But Sam Worthington-Me has his own problems. I want to be faithful to my wife Keira even though she overindulges in spirituous beverages but there's the problem of my coworker, Eva Mendes. She's physically attractive in a totally different way than Keira. We go on a business trip to Philadelphia and while some boring guy does all the work with the clients we flutter our eyelashes at each other. We share a long scene in a well-lighted bar that resembles the best sequence in Out of Sight except not quite as good. I'm all alone in a hotel pool with a hot Latina--her perfectly calibrated backstory of heartbreak, her damp underthings. What can I do?

And what can I tell Keira, if anything? Maybe we'll just rent Out of Sight (do they have DVD rental shops in SoHo?) so she can learn something about editing and I can learn something about chemistry.

14 April 2011

Joe Wright's Gift

Is Joe Wright the best director we have for first acts? If you sat down for only a half hour of Atonement or Hanna you'd think you were in for a masterpiece (WTT will give Wright a break and pretend The Soloist never happened).

His self-possessed little friend Saoirse Ronan (the catalyst Briony in Atonement) certainly helps Wright engage an audience. And Hanna, this quaint parable on the pleasures and perils of homeschooling, is refreshingly kinetic from its blood red opening credits.

The first 30 minutes overflow with memorable detail. An Andy Goldsworthy-worthy shot of ice floes in the shape of an eye. A close view of Hanna's painfully chapped lips. The contrast between Hanna and her father (Eric Bana, doing his best to play a badass Erik with a K) target-practicing antlers in the forest and antagonist Marissa Viegler (Cate Blanchett) vigorously employing electric dental tools before the wooded wallpaper in her mod apartment.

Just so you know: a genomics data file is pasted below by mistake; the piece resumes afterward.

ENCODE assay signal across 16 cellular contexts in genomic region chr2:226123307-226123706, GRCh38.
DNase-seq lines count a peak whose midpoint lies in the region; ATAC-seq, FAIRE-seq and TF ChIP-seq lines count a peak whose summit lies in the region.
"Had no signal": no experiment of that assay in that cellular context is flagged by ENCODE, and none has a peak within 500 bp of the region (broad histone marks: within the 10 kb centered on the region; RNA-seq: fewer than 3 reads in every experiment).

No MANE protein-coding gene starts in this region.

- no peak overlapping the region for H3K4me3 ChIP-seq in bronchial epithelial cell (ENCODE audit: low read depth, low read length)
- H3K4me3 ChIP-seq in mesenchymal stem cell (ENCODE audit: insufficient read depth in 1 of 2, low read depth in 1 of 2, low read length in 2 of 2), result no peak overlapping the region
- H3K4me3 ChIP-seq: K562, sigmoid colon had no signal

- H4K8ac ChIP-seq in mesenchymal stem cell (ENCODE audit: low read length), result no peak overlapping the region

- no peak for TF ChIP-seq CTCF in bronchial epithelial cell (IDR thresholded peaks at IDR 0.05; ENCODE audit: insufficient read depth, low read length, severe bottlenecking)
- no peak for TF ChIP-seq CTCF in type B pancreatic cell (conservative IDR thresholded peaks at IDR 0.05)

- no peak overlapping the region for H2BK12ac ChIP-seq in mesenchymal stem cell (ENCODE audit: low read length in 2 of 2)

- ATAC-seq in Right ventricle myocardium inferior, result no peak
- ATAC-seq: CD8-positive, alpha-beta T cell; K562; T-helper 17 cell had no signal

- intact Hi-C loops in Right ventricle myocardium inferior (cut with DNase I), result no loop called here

In her first brush with civilization, a shocking bit of violence (and its resulting spray) gains Hanna some very tastefully done blood freckles. As she continues her escape, the rock'n'roll Chemical Brothers score kicks in and the camera slides 360 degrees around black site tunnels.

Popping up through an unexpected manhole cover, Hanna still matches the landscape, her snow white furs exchanged for desert orange prison scrubs. She meets a charming young lady from England who immediately compares the speechless Hanna to M.I.A. and asks if she's from Sri Lanka too. The film's first misstep follows: a heavy-handed sequence in a Moroccan flophouse where Hanna is overwhelmed by an electric teapot, a fluorescent light and a television. That is to say: MODERNITY.

And then...increasingly confused plot points, unmotivated characters (e.g. German Tom Hollander wearing eyeliner), and an orgy of sub-Bourne chase scenes (we're living in a Paul Greengrass world, might as well accept it).

They say Hanna might be a franchise but I think Wright's next picture should be the start of three more projects, presented at once.

31 March 2011

Three Times: Jane Eyre (2011)

Three introductory statements on my ignorance of Jane Eyre:

1. I haven't read the book because I'm not a girl (j/k!). I read Jean Rhys' Wide Sargasso Sea instead of Jane Eyre because presently American universities are overrun with post-colonialists (not j/k!). Nor had I seen any film adaptations (though now I kind of need to see Orson Welles go ham as Rochester). But what I enjoy about Jane Eyre, and seemingly all British classics, is that they're stories of captivity. Come to terms with it or die trying to escape.